No one should be bamboozled by death of Teletext
Shock news yesterday that the plug will be pulled on the mighty Teletex service at the end of year.
Who would have thought having a news service broadcast in the shape of a screen full of text, the occasional block graphic and even different coloured fonts would ever look tired?
And this is a service in which consumers are in control. Simply type in the page number you wish to look at, wait a couple of minutes for the numbers to come around again, and er voila – the next page of text. Incredible.
Apparently the tough decision to stop broadcasting this prehistoric service was only made after “a comprehensive review of the business by the senior management”.
Teletext owner DMGT attributed poor financial performances, in part, to “the government’s meagre allocation of broadcast capacity for the public Teletext service in the 1996 Broadcating Act”.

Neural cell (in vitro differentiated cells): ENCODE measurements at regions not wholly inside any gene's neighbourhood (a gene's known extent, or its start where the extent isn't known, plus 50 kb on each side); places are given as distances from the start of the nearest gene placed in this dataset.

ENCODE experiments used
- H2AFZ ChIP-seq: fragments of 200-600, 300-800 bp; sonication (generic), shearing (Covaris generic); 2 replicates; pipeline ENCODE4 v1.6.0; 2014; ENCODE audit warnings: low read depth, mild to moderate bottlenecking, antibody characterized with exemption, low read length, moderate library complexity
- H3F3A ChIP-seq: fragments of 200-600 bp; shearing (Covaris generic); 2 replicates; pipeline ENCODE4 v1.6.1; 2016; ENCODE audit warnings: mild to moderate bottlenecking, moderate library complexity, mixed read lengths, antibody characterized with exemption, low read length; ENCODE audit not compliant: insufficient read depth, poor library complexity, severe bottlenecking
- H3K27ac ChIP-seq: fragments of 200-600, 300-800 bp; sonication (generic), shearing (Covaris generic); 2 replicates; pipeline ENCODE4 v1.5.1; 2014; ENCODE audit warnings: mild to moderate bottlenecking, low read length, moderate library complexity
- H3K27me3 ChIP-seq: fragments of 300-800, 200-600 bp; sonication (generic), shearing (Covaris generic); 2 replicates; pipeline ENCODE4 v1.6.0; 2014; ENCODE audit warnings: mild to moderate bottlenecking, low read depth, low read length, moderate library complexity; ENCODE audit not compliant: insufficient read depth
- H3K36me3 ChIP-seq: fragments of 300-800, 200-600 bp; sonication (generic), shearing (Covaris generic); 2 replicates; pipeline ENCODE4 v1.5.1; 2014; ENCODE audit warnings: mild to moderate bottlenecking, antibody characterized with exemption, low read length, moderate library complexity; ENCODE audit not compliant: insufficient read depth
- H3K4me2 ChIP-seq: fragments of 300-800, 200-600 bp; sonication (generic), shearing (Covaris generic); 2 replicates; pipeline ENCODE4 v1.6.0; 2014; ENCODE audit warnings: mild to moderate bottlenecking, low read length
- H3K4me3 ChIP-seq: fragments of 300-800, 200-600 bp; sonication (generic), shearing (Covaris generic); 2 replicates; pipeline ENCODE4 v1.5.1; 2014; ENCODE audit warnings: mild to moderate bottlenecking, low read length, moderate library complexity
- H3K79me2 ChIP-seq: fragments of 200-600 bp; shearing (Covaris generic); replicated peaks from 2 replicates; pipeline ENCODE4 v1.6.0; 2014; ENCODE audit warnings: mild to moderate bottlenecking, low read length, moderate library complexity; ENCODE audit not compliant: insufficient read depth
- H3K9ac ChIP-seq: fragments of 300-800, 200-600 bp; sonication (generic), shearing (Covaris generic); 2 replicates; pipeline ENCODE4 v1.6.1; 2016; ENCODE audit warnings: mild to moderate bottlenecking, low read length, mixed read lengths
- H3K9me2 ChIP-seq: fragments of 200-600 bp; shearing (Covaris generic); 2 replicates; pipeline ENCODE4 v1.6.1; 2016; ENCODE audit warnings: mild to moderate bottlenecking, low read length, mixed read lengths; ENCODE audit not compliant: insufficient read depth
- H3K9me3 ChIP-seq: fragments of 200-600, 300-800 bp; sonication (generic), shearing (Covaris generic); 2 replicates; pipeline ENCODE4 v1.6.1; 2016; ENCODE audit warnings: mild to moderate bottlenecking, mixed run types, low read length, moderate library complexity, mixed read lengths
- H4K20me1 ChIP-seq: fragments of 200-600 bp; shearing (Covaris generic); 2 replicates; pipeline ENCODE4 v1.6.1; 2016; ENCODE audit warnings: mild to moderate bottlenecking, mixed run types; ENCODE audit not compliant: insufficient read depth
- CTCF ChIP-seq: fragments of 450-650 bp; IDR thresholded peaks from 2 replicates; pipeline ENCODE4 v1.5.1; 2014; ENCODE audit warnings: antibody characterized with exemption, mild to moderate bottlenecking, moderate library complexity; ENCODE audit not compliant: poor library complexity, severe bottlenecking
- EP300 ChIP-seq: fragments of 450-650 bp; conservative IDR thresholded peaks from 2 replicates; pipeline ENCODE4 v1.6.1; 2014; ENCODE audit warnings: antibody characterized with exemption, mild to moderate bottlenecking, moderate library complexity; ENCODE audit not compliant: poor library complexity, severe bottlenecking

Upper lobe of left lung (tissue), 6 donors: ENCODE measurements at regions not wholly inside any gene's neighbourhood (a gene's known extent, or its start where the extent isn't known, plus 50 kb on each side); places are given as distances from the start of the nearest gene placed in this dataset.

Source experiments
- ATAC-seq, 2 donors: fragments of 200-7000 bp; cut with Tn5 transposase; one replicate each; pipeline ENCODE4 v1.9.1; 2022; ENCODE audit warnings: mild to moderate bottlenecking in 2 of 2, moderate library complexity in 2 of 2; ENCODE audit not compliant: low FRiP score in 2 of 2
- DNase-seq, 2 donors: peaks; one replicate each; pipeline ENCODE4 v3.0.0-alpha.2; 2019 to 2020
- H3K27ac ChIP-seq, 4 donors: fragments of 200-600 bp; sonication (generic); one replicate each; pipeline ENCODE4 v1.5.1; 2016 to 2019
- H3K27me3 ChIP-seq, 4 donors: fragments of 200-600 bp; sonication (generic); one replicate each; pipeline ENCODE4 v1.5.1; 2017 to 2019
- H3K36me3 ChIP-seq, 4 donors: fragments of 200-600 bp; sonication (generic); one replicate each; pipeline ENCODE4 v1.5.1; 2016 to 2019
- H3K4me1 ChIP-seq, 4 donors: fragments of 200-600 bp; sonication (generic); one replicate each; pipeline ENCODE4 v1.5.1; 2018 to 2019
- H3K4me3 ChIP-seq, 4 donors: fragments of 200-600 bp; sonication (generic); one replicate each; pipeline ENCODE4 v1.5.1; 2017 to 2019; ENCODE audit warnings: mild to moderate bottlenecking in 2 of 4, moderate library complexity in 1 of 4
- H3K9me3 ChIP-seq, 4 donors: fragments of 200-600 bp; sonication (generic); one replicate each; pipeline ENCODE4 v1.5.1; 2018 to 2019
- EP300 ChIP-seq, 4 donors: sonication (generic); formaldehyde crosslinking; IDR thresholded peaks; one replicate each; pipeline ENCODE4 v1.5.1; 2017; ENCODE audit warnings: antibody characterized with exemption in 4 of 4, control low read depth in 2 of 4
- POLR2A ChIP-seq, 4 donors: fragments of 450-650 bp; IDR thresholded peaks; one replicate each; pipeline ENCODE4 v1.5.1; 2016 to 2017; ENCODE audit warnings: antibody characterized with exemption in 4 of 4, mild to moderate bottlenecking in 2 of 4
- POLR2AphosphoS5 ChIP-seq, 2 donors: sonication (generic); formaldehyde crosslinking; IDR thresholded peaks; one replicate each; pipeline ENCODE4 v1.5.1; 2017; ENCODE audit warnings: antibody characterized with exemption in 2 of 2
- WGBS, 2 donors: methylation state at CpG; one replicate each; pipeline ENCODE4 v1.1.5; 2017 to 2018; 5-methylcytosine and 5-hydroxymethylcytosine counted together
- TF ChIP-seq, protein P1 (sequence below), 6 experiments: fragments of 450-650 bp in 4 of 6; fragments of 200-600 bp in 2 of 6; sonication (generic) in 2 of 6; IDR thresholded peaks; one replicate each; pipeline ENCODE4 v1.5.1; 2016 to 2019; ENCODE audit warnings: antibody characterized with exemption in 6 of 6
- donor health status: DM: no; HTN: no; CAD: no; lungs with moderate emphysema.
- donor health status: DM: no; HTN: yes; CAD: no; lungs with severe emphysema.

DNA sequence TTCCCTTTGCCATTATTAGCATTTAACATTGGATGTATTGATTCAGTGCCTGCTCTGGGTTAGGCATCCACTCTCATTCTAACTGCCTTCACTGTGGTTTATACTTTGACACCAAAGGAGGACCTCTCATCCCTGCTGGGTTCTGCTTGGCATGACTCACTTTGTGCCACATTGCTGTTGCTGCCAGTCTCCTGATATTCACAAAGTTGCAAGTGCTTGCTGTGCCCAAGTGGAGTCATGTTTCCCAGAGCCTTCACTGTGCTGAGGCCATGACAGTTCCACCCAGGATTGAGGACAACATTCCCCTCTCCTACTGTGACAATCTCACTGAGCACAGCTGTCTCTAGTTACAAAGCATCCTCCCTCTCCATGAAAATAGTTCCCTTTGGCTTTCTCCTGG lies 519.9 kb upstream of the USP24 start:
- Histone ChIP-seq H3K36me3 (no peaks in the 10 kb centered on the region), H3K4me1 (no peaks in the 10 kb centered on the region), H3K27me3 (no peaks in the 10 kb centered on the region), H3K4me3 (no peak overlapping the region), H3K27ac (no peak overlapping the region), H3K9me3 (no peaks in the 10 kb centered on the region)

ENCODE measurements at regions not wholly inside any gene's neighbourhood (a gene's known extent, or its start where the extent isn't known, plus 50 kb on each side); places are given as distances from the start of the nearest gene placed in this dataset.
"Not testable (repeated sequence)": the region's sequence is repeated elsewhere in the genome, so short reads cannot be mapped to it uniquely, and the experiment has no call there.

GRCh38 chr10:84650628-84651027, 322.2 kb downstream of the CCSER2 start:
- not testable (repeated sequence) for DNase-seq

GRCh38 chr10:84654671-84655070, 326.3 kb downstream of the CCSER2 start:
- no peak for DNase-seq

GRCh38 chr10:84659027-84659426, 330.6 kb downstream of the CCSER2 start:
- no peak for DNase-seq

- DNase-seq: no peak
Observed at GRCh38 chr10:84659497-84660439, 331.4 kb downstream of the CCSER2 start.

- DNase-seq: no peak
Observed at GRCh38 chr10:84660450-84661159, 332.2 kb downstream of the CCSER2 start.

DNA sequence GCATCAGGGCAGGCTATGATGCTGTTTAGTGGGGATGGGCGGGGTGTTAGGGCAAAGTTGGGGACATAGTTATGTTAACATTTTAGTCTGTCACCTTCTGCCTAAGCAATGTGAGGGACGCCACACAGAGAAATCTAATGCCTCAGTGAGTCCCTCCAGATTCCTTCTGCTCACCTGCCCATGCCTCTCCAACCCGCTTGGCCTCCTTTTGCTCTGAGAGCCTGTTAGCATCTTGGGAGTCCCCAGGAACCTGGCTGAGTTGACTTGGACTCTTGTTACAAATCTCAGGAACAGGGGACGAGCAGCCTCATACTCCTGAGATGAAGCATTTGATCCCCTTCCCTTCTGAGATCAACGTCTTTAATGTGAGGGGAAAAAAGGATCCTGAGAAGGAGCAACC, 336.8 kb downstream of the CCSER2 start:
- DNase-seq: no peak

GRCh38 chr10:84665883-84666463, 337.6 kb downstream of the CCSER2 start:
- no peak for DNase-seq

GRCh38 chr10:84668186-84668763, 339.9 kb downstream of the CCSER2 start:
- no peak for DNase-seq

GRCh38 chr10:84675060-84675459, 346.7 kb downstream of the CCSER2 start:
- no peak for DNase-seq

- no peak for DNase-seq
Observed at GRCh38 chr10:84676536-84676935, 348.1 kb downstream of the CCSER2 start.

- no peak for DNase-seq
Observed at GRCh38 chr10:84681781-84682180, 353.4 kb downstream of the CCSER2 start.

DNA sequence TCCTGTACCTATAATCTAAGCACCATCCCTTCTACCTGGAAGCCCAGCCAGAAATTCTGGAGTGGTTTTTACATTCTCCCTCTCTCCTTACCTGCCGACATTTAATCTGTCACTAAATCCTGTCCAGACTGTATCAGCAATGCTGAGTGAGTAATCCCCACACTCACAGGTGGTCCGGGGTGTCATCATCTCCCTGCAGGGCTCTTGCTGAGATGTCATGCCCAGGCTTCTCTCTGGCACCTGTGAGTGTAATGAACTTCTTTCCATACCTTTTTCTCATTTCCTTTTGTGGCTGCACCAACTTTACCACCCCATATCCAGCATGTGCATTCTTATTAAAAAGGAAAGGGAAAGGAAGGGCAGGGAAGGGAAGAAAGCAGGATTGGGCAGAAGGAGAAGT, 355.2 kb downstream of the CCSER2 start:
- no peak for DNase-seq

Interesting. I would have thought the birth of the internet might have played its part in killing-off the near-static 15 year old text pages?
When Teletext launched in 1993 there were no 24 hour news channels, websites or free TV listings. Its mix of news, sport and weather, accompanied by TV schedules, quizzes and games was widely celebrated.
At its peak it attracted more than 20 million adults per week and was a highly lucrative multimillion pound business. That’s 20 million.
But in a new digital world, cheap holiday deals could only take it so far – in fact this service is being siphoned off and will still be available on Freeview.
Its version of rolling news is painfully out of step. The biggest loss come December will be the passing of Bamboozle.